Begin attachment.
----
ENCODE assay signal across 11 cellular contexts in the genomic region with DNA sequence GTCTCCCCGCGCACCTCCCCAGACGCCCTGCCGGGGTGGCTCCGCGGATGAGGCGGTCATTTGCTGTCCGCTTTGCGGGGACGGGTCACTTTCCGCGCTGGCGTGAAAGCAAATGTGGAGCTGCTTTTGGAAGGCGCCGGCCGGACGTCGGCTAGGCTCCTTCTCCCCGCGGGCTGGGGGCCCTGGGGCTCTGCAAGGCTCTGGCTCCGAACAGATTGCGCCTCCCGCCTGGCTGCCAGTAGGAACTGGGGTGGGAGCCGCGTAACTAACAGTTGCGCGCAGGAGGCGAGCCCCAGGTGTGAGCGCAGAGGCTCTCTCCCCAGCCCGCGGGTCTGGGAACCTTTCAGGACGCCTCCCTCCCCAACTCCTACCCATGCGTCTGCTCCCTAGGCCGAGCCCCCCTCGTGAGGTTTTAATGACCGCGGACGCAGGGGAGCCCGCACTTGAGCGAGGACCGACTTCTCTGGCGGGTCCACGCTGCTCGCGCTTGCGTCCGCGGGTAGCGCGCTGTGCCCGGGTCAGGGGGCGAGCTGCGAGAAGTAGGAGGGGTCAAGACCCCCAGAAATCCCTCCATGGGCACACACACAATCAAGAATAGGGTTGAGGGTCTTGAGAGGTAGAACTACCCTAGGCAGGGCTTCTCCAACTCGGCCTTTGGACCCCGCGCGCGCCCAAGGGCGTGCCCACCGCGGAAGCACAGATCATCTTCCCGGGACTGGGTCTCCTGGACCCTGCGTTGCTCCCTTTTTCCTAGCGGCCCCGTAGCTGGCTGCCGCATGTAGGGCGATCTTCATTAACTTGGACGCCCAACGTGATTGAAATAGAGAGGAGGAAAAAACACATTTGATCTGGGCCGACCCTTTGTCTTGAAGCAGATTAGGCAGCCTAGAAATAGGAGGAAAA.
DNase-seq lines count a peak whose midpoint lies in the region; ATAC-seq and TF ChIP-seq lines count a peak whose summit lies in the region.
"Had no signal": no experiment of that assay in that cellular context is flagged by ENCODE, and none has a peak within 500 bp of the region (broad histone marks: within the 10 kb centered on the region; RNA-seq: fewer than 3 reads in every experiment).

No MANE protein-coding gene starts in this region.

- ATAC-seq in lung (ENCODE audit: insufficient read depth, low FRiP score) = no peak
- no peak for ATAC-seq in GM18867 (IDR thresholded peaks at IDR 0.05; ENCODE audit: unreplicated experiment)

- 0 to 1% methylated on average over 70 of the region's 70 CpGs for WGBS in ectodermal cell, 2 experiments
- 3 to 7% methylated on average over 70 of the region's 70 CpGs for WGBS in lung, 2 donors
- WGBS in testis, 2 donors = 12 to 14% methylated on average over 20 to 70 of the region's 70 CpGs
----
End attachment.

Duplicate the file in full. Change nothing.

ENCODE assay signal across 11 cellular contexts in the genomic region with DNA sequence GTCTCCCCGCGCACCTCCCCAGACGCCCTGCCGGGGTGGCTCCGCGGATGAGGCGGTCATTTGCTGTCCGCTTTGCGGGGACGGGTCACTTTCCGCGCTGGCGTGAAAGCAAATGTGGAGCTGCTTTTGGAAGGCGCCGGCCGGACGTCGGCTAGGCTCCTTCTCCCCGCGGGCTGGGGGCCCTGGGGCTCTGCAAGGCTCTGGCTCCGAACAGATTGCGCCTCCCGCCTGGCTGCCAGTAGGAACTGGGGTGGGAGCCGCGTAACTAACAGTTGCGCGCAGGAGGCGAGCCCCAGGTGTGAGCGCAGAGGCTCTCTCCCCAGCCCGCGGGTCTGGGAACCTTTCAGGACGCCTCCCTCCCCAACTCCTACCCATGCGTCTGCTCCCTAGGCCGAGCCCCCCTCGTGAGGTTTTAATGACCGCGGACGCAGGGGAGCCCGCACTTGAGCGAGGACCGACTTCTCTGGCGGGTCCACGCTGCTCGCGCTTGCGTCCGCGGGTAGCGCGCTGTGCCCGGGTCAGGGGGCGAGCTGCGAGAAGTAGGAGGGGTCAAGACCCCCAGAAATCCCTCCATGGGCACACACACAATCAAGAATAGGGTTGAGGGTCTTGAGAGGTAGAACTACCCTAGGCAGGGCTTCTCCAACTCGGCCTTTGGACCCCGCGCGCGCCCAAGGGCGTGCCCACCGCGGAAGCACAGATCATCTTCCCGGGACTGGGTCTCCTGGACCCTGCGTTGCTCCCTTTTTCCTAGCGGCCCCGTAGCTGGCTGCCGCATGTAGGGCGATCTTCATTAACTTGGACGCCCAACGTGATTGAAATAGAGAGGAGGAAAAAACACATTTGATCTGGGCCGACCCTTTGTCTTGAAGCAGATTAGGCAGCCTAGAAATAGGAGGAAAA.
DNase-seq lines count a peak whose midpoint lies in the region; ATAC-seq and TF ChIP-seq lines count a peak whose summit lies in the region.
"Had no signal": no experiment of that assay in that cellular context is flagged by ENCODE, and none has a peak within 500 bp of the region (broad histone marks: within the 10 kb centered on the region; RNA-seq: fewer than 3 reads in every experiment).

No MANE protein-coding gene starts in this region.

- ATAC-seq in lung (ENCODE audit: insufficient read depth, low FRiP score) = no peak
- no peak for ATAC-seq in GM18867 (IDR thresholded peaks at IDR 0.05; ENCODE audit: unreplicated experiment)

- 0 to 1% methylated on average over 70 of the region's 70 CpGs for WGBS in ectodermal cell, 2 experiments
- 3 to 7% methylated on average over 70 of the region's 70 CpGs for WGBS in lung, 2 donors
- WGBS in testis, 2 donors = 12 to 14% methylated on average over 20 to 70 of the region's 70 CpGs